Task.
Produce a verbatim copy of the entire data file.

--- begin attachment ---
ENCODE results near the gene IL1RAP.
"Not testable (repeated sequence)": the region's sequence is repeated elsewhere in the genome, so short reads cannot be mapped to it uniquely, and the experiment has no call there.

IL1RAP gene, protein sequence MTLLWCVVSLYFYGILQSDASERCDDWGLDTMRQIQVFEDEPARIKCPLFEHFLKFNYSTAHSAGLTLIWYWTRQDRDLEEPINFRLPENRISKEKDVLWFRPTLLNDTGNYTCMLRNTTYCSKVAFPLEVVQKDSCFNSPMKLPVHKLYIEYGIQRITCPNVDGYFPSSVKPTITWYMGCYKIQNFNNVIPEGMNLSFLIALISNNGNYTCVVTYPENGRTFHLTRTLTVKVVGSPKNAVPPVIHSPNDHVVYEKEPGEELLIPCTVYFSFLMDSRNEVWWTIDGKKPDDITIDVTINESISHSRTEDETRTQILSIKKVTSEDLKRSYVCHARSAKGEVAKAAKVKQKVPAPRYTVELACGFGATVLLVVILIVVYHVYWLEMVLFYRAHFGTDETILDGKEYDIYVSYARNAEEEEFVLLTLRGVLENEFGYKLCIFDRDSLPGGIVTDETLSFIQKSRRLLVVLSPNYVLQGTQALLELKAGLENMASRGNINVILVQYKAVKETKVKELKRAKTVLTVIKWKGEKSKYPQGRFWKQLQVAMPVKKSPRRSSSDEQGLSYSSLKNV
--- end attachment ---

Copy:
ENCODE results near the gene IL1RAP.
"Not testable (repeated sequence)": the region's sequence is repeated elsewhere in the genome, so short reads cannot be mapped to it uniquely, and the experiment has no call there.

IL1RAP gene, protein sequence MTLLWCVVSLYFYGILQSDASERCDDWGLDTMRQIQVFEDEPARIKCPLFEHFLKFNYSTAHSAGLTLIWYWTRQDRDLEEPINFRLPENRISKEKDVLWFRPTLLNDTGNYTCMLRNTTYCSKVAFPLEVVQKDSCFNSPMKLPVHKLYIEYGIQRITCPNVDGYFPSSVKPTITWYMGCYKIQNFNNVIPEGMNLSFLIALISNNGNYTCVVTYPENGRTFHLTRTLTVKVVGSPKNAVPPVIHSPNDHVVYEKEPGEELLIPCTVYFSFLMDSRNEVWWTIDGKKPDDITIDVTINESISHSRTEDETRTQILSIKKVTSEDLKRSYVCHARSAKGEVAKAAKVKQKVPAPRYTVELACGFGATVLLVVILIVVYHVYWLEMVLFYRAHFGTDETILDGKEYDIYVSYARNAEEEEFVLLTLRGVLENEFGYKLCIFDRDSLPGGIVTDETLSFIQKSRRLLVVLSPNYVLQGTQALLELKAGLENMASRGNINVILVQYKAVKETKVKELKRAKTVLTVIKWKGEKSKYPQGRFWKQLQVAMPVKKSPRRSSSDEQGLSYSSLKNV